Rocks Don’t Have A Heater

Sheltered disabled children….
Is one thing that really grinds my gears. Parents that feel the need to protect their child is one thing. But keeping them sheltered because they have a disability is another.
Usually these parents believe that their disabled child can’t leave the house alone and they are the only ones that are able to take care of their child. NO!
Gosh I cannot thank my mother enough for never holding me back from doing something because of my disability. My mom never treated me different just because I was in a wheelchair and my brother wasn’t. I still got slapped just as much as he did… My mom actually use to try and force me out the house to take buses and trains alone.
And now I’m in college, and I did it by myself. I applied by myself. I found help by myself. I called for my accommodations and got everything set up and now I’m two semesters away from being a college graduate. Even my mom was impressed that I did it by myself…
It just pains me knowing that there are really children and maybe even adults at this point that are afraid to leave their house without their parents. I talked about independence in a previous blog so this pretty much connects to that.
I’m not trying to offend anyone here, but if you’re a parent with a disabled child… I can tell you right now, your child is NOT alone. And your child IS capable of being independent. And there are SO many resources in the world for disabled people to go where they need to go and get shit done.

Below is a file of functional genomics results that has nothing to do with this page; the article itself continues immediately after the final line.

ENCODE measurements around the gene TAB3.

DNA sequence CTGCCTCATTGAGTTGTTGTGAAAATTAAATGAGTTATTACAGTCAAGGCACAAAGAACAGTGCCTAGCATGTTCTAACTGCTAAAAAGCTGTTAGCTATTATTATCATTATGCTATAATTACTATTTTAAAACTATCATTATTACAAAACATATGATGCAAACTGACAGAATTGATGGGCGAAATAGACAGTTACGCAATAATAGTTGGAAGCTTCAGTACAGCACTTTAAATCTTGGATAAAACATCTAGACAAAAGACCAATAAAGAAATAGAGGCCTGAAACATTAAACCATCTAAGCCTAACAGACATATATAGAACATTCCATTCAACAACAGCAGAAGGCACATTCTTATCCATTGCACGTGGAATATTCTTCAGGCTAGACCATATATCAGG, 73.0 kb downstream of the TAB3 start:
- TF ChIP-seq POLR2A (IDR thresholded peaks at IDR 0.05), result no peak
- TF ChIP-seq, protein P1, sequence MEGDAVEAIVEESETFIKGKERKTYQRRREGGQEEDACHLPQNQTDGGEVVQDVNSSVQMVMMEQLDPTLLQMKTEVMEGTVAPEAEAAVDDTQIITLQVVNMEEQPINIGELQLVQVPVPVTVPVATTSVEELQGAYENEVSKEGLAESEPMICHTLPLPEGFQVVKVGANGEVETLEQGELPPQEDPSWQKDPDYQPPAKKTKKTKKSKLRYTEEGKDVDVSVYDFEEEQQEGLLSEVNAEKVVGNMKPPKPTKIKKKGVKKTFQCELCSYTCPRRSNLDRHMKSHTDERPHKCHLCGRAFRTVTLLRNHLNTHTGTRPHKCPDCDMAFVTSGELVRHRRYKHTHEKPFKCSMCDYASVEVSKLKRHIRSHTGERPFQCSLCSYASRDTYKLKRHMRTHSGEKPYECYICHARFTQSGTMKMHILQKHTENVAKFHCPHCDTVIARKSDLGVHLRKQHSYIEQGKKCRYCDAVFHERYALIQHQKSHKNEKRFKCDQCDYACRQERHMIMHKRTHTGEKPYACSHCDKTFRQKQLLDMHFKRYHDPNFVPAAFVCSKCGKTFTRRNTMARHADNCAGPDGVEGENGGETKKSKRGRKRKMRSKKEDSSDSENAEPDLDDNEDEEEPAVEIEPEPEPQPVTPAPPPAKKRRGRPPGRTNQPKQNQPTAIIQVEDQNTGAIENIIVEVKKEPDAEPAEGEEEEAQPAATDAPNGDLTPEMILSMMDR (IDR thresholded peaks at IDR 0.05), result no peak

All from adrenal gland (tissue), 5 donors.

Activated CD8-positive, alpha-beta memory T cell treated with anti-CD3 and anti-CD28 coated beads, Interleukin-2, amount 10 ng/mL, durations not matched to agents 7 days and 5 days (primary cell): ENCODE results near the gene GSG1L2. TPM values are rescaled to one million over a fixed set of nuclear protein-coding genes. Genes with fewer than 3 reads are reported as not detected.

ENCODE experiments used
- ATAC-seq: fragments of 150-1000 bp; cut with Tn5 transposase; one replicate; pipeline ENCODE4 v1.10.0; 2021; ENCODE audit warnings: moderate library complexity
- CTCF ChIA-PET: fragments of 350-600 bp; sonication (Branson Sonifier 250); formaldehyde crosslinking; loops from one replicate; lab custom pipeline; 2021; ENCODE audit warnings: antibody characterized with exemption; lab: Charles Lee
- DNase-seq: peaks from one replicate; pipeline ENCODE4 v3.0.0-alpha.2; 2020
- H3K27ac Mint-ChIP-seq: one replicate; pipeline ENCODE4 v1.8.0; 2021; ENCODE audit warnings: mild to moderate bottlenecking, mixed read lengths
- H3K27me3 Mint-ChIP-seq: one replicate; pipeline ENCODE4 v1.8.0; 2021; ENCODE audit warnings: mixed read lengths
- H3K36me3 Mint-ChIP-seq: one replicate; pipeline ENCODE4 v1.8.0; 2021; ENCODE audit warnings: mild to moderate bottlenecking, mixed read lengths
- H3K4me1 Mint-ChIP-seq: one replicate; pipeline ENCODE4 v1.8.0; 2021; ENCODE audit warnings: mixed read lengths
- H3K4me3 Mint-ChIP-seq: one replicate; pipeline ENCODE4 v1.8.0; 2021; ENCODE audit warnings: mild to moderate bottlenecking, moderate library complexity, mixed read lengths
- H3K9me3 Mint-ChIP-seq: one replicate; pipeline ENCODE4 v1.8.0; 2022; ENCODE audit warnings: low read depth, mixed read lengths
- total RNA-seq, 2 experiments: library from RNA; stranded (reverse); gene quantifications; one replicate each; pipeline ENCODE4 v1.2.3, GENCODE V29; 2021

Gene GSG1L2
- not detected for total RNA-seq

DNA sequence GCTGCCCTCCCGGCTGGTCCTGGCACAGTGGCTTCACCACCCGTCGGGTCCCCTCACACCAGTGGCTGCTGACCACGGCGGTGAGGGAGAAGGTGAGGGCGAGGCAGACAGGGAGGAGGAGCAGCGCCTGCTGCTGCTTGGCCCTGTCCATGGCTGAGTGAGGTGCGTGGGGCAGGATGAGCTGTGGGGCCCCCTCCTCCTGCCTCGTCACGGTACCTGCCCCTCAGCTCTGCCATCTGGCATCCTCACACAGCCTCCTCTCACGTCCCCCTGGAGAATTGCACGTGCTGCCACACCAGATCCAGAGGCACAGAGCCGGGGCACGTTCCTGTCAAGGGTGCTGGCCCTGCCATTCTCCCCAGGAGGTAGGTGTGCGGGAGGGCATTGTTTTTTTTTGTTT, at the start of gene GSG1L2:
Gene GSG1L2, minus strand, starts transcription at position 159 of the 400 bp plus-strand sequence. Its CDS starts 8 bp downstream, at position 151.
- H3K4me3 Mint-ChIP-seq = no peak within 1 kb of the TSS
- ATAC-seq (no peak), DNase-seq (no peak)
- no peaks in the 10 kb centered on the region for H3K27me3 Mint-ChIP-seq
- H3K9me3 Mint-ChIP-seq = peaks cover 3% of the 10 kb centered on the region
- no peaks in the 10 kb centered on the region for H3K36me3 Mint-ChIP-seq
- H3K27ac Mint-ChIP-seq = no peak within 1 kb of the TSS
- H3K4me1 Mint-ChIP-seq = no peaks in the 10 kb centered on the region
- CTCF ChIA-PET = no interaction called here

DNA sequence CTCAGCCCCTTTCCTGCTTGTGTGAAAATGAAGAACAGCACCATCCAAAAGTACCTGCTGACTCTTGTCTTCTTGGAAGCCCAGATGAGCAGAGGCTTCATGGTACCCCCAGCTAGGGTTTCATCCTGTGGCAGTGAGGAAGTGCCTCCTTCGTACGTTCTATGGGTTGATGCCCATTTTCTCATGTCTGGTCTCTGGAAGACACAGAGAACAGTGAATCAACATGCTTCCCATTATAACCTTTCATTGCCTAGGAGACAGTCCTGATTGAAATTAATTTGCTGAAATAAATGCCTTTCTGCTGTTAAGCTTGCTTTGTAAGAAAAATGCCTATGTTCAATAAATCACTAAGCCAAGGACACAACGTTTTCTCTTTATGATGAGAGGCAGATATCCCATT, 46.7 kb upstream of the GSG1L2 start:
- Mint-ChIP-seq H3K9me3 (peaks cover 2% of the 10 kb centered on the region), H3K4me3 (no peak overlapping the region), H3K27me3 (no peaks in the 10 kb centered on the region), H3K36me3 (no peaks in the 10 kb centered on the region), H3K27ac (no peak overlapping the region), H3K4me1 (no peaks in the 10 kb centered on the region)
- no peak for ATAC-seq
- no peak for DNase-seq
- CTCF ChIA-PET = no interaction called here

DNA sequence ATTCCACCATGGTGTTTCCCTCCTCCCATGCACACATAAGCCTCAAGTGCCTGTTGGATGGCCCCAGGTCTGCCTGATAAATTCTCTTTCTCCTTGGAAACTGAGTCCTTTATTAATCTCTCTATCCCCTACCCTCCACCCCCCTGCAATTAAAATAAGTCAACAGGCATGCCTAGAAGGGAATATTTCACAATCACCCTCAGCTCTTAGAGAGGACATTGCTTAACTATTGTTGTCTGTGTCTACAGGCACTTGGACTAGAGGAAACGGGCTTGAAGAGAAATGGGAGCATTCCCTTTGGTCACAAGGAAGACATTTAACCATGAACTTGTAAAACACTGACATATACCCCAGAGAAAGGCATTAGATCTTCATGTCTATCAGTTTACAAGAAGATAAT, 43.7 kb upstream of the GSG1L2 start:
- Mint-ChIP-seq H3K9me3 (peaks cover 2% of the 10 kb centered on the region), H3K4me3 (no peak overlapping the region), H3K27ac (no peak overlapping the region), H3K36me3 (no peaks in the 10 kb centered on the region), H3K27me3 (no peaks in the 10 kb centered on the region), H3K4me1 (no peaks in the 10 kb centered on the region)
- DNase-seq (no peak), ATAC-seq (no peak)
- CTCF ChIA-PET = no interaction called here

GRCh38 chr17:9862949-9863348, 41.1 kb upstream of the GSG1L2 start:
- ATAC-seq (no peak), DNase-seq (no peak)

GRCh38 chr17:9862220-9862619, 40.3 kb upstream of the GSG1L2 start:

Who knows, parents that have disabled children may never even read this blog but I’ve heard stories about parents who just shelter their child because they don’t feel like their child has the ability to do anything on their own. Which calls for a rant.
It’s just sad, really. There’s so much potential that is being wasted away.
My rant for the week is that some parents that have disabled children should realize by now that we’re at a time where resources are endless. Not to mention support groups left and right. Become educated and let your child live the most normal life they could possibly have. That’s all I ask.
I’m a strong advocate for independence and equality for people with disabilities. If it’s not obvious already. So I feel strongly about people with disabilities doing things on their own and growing up to live the most normal life that any other “able-bodied” person will have.

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